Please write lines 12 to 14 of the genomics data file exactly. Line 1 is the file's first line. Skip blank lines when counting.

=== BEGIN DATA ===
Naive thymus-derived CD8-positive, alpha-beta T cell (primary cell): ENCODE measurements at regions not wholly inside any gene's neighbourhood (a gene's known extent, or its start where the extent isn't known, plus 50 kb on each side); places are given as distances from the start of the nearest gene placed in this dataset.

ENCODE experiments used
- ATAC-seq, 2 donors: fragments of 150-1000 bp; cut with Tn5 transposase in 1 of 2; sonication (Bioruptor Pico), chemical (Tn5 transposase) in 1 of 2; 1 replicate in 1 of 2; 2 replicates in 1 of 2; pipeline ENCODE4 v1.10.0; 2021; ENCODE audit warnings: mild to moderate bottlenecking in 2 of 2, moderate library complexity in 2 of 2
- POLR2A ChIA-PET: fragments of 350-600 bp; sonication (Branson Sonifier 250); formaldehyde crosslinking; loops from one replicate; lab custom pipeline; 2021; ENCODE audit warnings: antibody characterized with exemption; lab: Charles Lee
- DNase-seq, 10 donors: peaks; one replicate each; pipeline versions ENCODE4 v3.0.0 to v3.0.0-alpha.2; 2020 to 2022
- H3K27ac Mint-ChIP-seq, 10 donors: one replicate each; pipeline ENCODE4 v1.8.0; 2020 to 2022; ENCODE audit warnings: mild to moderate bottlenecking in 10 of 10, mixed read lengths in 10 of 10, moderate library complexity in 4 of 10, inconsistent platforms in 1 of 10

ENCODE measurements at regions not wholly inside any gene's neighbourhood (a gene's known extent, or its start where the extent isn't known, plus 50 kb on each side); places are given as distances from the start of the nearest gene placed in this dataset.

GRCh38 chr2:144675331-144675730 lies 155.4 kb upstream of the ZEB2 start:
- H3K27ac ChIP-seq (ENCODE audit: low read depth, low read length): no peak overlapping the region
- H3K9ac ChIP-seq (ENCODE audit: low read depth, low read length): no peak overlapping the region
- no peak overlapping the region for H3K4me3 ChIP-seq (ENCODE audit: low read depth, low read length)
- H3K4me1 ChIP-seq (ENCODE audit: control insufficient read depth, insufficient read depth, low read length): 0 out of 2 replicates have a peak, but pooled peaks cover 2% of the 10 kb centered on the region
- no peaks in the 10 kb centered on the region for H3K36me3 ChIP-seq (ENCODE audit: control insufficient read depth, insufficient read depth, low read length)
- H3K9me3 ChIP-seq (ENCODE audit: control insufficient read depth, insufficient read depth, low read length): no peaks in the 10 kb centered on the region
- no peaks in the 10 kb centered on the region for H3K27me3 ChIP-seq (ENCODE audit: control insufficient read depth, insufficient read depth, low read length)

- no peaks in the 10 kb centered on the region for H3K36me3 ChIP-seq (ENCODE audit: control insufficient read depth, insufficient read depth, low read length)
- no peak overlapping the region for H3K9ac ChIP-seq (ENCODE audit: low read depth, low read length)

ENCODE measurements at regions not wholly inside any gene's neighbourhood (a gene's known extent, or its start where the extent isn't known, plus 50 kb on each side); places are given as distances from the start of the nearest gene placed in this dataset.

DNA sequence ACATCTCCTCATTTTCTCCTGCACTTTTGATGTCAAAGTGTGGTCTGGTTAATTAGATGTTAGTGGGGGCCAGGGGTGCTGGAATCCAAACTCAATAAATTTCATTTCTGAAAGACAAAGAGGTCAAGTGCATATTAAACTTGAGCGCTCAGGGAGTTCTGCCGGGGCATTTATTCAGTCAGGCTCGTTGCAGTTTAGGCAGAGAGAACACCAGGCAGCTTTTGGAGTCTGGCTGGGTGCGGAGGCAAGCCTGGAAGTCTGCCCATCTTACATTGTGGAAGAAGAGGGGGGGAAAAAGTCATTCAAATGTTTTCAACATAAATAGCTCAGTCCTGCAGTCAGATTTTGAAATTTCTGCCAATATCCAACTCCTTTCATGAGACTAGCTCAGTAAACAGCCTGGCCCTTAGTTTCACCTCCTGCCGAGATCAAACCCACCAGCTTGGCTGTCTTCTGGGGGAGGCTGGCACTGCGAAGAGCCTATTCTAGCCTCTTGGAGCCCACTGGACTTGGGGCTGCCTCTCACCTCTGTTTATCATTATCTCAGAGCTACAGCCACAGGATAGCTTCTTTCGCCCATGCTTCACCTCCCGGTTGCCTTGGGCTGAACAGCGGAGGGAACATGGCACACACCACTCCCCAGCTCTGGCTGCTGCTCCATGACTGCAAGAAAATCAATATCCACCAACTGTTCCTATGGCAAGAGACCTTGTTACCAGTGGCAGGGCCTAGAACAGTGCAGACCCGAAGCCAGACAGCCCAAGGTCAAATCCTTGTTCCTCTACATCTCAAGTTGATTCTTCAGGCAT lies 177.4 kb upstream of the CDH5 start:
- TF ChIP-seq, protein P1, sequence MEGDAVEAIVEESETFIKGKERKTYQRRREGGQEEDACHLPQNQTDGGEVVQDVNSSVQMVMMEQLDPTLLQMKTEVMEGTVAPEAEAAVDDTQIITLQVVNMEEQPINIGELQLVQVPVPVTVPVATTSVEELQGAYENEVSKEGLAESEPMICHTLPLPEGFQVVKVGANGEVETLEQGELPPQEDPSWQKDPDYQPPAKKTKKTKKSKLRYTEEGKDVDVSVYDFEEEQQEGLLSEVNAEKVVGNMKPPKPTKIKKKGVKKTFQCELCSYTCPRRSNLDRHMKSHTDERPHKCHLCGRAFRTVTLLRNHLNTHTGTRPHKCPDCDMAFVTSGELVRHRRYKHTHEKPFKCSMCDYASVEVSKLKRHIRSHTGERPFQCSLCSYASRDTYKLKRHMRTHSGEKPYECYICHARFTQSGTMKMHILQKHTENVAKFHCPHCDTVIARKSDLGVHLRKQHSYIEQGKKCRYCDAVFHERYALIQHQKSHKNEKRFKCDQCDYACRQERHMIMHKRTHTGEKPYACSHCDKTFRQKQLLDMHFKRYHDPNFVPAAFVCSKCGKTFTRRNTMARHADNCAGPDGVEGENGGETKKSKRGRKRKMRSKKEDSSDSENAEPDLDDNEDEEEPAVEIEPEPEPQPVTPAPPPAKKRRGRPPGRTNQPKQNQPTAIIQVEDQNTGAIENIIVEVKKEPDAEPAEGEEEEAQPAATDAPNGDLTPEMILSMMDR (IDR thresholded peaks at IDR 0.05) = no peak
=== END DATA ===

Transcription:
- H3K4me1 ChIP-seq (ENCODE audit: control insufficient read depth, insufficient read depth, low read length): 0 out of 2 replicates have a peak, but pooled peaks cover 2% of the 10 kb centered on the region
- no peaks in the 10 kb centered on the region for H3K36me3 ChIP-seq (ENCODE audit: control insufficient read depth, insufficient read depth, low read length)
- H3K9me3 ChIP-seq (ENCODE audit: control insufficient read depth, insufficient read depth, low read length): no peaks in the 10 kb centered on the region